The two leaders keep saying the HSR is a game changer but what we want to know is, exactly how are citizens going to benefit?

Firstly, the fare, already speculated to be hundreds of ringgit between Bandar Malaysia and Singapore, is an amount that only business people may be willing to pay. It may be too steep for ordinary citizens.

The service will benefit a certain population and group of people, but what about the larger population? Are there any real conversations on efforts to create jobs in the smaller towns that the train passes by?

Will the agency tasked to create economic activities have a conversation with Singapore on what sort of businesses can be set up so that the Government can spur economic growth along the corridor?

Is Singapore willing to relocate factories so that people do not have to travel all the way there for work? After all, it will help relieve congestion at the border crossings, something Singapore has always wanted.

While the Land Public Transport Commis­sion and MyHSR are dealing with their Singa­pore counterparts on the HSR, there must be parallel negotiations on the economic impact to the people living along the rail line.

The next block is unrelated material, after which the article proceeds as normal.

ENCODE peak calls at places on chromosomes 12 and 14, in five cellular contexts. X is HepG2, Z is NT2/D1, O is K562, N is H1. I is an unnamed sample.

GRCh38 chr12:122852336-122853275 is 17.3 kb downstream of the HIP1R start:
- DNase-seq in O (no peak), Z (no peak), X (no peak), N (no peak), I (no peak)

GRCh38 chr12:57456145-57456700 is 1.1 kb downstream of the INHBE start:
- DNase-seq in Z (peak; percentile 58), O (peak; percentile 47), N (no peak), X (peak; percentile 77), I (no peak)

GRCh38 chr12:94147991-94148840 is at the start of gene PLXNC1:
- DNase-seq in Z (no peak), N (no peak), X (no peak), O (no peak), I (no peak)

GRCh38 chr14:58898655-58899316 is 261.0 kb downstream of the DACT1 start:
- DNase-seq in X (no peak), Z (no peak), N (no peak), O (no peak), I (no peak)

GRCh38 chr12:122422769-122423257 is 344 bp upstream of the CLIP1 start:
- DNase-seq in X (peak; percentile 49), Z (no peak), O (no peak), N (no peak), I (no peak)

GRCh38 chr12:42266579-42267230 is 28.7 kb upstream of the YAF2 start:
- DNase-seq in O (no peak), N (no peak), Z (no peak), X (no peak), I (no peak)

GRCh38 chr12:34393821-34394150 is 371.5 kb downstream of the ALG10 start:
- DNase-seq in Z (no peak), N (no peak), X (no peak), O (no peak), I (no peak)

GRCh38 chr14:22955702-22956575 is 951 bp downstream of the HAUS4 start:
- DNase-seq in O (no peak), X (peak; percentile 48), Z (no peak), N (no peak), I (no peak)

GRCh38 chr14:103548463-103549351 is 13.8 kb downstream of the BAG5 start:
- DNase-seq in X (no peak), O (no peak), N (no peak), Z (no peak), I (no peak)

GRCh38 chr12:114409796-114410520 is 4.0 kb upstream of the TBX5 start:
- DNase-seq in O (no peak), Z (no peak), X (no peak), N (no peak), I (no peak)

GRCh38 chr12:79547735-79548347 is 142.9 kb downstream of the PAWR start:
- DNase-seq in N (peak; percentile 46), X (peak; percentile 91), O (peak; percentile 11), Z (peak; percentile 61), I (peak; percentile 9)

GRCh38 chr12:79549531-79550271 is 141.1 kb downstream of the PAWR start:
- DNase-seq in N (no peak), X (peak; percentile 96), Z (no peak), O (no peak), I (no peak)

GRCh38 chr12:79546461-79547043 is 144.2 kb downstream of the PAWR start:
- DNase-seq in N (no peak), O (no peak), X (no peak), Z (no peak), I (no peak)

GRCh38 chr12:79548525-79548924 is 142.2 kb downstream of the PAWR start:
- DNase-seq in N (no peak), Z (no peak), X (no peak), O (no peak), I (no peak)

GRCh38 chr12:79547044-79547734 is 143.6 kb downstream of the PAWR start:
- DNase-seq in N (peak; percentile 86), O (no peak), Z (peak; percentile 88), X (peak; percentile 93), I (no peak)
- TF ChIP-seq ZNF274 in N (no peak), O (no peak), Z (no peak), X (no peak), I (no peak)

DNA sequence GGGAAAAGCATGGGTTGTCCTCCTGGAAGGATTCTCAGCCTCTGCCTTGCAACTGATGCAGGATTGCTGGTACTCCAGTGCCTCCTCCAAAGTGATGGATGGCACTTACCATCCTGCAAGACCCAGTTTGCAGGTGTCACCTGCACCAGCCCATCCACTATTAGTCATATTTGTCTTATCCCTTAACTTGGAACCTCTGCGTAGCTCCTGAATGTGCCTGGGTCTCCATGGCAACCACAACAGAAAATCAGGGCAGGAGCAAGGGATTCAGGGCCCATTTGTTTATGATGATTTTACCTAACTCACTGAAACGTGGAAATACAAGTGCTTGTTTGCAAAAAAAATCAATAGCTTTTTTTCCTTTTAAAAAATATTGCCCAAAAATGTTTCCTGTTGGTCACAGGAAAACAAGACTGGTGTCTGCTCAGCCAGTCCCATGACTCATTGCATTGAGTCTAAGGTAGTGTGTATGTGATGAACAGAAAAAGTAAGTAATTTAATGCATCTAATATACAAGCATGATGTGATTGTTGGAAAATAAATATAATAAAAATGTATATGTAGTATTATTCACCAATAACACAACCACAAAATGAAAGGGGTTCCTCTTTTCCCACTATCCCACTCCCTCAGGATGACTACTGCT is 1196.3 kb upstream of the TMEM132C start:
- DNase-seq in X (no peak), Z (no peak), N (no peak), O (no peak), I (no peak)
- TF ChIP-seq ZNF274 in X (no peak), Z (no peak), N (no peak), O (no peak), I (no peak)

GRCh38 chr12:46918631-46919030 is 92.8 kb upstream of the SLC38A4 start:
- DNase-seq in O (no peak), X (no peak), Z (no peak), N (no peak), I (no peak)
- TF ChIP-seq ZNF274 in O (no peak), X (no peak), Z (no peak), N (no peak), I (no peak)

“If you are not going to ask from them, Singapore will not volunteer and negotiate what Malaysia wants,” said an official. “Singapore is a small country and they know they can only go so far,” he said.

“So what do you do? They actually need us, their neighbours and we are the most immediate.They have a glossy veneer and if you don’t cut through, you don’t see the ‘naughtiness’. They look polite and professional but yet they are waiting to ‘kill you’ off.”

But is Malaysia ruthless enough and willing to take advantage of the situation? Maybe Malaysians do not have that kind of DNA but we must bear in mind that when others sense you are weak, they will go for the kill.

At the end of the day, Malaysia-Singapore ties must be really a win-win situation and not just to make one country flourish. Isn’t it better to survive together, especially in this challenging and changing global environment?